Bobby Knight is a positive force. The rest is small stuff. He kicked a chair. He grabbed a player by the shirt and jerked him toward the bench. He raised holy hell with striped-shirt incompetents. He went man-to-man against Puerto Rico. All this is hot copy, and I, with a blush, confess my sins of having used it to paint Bobby Knight in sensational caricature. He deserves better, for the small stuff is as nothing measured against the powerful positive forces he brings to college athletics.
A nice Knight story . . .
Late in the second half of Tuesday night's Indiana-Notre Dame game here, Digger Phelps bounded past midcourt, arms flying, mouth in gear, to shout at one of his players.
A referee noticed the coach clear down in front of the Indiana bench -- a no-no -- and sternly pointed toward the Notre Dame side. Get back where you belong, the referee said.
Here came Bobby Knight, joining in. The Indiana coach crooked a finger toward Digger. Come here, Digger. Come here, Mr. Referee. The three of them met at mid-court, and lip-readers caught Knight saying, ". . . my end of the floor . . ."
Knight was warning them, right? Wasn't the ogre warning the oficial, in angry tones, to keep Digger off his land? And wasn't he telling Digger, his intrastate enemy, that he didn't appreciate the hot-doggery?
Digger Phelps, laughing: "Bobby was telling the referee, 'If he wants to come down to my end of the floor and yell at his kids, let him do it -- because if I want to yell at one of mine, I'm going to go down there .'"
Bobby Knight, smiling: "You never know where I'm going to go. I wanted to make sure I could go down there without anybody impeding my progress."
Yes, something nice is happening with Knight these days. At 40, a big-time coach for 15 years, winner of three of every four games, a genius whose imagination changed basketball's offense and defense -- Indiana's undefeated 1976 national champions defined forever the beauty of his game -- at 40 and sure of his place, Bobby Knight no longer is at war.
He went a couple seasons without taling to the press. He had one or two sentences mimeographed and handed out after games. Sports Illustrated never was certain if Knight meant it when he said he would throw one of their reporters through a second-story window outside his office; just in case, the magazine never sent a reporter knocking at his door. Last year, when SI wanted to shoot a cover picture of Knight with a stop sign to symbolize his defensive mastery, Knight advised the inquiring editor to cut up the stop sign and do a painful thing with the pieces.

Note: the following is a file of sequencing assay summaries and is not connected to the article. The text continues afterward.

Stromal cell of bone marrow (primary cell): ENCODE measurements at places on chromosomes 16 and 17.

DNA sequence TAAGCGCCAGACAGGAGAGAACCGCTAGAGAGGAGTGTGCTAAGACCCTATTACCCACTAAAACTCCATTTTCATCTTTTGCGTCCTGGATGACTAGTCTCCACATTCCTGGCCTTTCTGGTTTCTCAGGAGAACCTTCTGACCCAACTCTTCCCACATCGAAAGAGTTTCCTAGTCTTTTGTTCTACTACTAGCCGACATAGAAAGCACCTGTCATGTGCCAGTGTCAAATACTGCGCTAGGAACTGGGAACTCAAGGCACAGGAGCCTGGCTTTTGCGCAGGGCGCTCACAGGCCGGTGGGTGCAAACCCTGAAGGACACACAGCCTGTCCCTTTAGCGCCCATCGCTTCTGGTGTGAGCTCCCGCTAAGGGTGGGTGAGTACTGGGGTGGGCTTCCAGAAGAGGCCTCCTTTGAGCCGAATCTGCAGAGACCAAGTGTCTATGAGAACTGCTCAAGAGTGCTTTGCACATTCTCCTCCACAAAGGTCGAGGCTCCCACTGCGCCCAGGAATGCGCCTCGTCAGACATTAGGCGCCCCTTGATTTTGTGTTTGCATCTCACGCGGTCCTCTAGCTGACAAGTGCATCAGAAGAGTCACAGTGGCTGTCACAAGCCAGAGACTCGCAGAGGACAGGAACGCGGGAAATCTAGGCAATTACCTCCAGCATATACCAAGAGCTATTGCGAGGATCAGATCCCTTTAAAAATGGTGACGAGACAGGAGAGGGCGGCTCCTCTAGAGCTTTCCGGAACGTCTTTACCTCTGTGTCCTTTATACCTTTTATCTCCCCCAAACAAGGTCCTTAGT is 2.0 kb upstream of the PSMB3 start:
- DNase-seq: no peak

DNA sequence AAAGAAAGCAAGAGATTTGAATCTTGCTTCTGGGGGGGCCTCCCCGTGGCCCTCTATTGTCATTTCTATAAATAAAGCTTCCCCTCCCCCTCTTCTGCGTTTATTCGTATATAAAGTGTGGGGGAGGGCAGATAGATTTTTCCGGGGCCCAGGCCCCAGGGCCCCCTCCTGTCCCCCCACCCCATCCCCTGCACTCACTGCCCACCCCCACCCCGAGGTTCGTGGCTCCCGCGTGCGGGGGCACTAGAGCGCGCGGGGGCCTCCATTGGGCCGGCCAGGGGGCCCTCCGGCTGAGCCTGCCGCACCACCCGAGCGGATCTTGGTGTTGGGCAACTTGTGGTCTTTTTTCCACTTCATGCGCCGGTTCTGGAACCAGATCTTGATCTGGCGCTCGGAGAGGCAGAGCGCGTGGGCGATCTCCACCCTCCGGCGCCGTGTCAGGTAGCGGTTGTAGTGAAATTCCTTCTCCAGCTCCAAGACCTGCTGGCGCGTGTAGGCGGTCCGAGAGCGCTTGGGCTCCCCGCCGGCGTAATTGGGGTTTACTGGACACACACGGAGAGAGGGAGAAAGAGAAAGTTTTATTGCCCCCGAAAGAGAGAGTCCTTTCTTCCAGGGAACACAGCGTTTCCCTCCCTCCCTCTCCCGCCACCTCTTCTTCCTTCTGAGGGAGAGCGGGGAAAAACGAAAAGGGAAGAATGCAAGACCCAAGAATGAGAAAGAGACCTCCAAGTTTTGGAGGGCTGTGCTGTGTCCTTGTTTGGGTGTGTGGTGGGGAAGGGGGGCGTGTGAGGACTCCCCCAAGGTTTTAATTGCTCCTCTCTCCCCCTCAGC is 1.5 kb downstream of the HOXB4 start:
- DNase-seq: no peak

He had his reasons. He thought the press was preoccupied with the small stuff that had nothing to do with basketball.
Knight still is no Digger Phelps doing a show biz act for the ink-stained wretches. He has declared a truce. At postgame press conferences, he answers the questions he deems worthy. Most telling of a change in attitude is his cooperation with Sports Illustrated on a full-length profile.
Free of the small-stuff baggage, Knight is appealing.
He loves country music. He'll talk you silly about baseball, fishing and hunting. Knight checks the scores in the paper to see how his buddies in coaching are doing (11 former Knight players and assistants are now head coaches). He chewed out Phelps recently for not being more active in coaching organizations.
Knight pushes his players. "Your opponent is yourself, your potential," he says. "The whole thing to me now centers around the orchestration of the game; how well are we playing? To me, as a coach, the whole incentive is the beauty you see in a game where you've played well. I really believe if you see that beauty, you're going to win the league and you're going to win championships."
His aggressive, overplaying, denying-the-pass defense is standard procedure now for teams that pretend to greatness. His motion offense is a model of patience, discipline, stamina and skill. The beauty born of hard work at both this offense and defense is reward immediate, reward lasting. Steve Downing, the center from Knight's first Indiana team, says, "I love Coach Knight because he pushed me to limits I never thought I could reach. He was hard, but they were the two most important years of my life. Once you play for him, you can do anything."
Notre Dame won that game the other night, 68-64. When Knight walked into a press conference, stopping first to shake hands with Phelps, he said, "Digger's been working on my p.r. So I'm here to answer questions."
Indiana had two 20-point scorers in the game, but no one else scored much. So someone asked if that worried Knight.
Knight didn't like the question. Not because it was a stupid question; it was too close to the truth that Indiana can't be good team with only two scorers. Very sharply then, Knight said, "If we'd had four guys scoring 25 points, we'd have won."
Roy Damer, a sportswriter from the Chicago Tribune, piped up. "Three guys with 25 and you'd have won."
Silence. Would Knight bite off Damer's wise-guy face?
Knght turned to a blackboard. He wrote, "Damer 1, Knight 0."
And he smiled.